Pipe seal for concrete structures

Apparatus including an elastomeric gasket and a rigid holder therefor for resiliently connecting a sewer pipe in the wall opening of a concrete manhold to prevent leakage through the connection under extreme conditions of ground settling and overhead loading. The base of the gasket is anchored in the opening with its interior surface in flush alignment with diverging surfaces of the wall opening and having an inside diameter substantially corresponding to the outside diameter of the pipe for a press fit. The holder is preassembled with the gasket for casting of a port in a wall in situ.

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The present invention relates generally to sealing underground pipe and concrete wall joints; and more particularly, to an improved apparatus suitable for embedding in a concrete wall opening to maintain a positive seal around the outside of a pipe installed in the opening.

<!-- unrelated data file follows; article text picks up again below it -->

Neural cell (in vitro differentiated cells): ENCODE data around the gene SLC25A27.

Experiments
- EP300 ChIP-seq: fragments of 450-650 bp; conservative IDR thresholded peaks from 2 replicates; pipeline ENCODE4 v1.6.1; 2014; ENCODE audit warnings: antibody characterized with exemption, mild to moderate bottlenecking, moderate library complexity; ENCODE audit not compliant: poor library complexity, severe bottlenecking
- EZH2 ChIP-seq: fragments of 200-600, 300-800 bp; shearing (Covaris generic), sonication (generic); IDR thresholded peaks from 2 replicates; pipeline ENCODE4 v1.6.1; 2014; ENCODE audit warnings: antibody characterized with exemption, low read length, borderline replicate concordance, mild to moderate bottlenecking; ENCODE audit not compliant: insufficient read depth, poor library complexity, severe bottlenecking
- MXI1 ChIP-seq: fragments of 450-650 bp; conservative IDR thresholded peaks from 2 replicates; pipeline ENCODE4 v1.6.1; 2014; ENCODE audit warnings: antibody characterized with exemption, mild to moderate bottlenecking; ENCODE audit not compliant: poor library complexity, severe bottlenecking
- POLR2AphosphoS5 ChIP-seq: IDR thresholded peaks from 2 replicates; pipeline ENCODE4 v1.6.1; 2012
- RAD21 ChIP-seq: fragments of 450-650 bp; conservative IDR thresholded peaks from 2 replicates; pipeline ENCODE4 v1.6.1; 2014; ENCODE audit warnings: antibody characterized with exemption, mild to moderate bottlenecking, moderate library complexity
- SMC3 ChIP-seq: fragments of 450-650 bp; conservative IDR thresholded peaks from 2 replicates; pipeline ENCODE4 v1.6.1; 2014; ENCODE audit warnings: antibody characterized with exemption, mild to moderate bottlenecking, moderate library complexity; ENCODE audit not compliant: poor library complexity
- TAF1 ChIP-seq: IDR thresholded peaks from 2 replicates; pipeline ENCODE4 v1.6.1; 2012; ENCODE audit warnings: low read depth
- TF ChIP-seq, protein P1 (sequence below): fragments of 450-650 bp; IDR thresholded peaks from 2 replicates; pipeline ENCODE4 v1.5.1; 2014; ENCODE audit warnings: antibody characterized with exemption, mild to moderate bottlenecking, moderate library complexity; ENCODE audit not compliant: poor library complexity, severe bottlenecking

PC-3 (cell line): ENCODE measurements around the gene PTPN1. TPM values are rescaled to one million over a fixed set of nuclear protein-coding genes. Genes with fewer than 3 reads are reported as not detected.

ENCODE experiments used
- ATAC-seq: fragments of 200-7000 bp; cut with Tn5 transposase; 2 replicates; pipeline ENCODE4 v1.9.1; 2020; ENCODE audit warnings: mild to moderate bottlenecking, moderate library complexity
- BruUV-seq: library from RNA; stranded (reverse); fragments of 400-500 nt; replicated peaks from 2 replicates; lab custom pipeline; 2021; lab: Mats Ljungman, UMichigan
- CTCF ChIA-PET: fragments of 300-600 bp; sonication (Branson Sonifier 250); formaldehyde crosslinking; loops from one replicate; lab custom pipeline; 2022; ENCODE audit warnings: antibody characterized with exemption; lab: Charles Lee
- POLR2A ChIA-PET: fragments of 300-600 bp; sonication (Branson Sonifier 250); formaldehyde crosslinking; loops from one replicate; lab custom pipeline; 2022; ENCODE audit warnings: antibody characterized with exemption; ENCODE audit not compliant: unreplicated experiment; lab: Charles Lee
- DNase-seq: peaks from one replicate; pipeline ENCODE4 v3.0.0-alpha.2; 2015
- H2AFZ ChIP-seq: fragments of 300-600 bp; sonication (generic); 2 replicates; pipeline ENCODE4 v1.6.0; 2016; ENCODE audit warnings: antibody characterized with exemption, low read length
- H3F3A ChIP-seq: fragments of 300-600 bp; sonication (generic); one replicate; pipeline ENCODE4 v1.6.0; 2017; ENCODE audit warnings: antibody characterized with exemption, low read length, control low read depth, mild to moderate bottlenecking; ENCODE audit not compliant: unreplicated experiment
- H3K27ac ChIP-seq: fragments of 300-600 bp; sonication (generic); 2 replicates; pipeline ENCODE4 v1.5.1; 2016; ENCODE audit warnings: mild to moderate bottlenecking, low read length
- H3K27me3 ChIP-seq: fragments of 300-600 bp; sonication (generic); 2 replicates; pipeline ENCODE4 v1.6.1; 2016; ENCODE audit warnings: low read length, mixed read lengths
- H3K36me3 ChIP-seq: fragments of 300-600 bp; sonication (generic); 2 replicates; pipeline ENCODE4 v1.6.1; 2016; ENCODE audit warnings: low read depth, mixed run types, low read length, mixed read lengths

The present invention represents an improvement over sewer pipe gaskets embedded in precasted wall openings or ports of underground concrete structures, such as in manholes, or embedded in concrete walls poured at construction sites. A common concern in sewer construction is the potential for leakage around a gasket joining an underground pipe and a wall opening after the connection and backfilling have been completed. ASTM Standards have addressed this concern by establishing certain performance requirements for flexible watertight joints in circular concrete sewer and culvert pipe and in precast manhole sections using rubber gaskets for sealing the joints. In particular, ASTM Standard Specification C443-94 requires there be no leakage under a hydrostatic pressure of 10 psi (23 feet head) for a period of 10 minutes with the pipe deflected in shear to create a position one-half inch wider than the assembled position on one side of the outside perimeter. Under the same pressure conditions, ASTM Standard Specification C923-84 requires there be no leakage with the pipe in axial deflection of at least seven degrees in any direction, and under a specified loading in shear. Although ASTM Standards are met under the prescribed test conditions, during installation or after extended usage the pipe may become out-of round, shift within the opening, or bottom out due to backfilling, ground settling, overhead traffic and similar transverse loads on the pipe. The clearance between the pipe and one side of the pipe narrows and compresses the gasket while the clearance on the opposite side widens allowing the gasket to relax thereby weakening its ability to withstand leakage.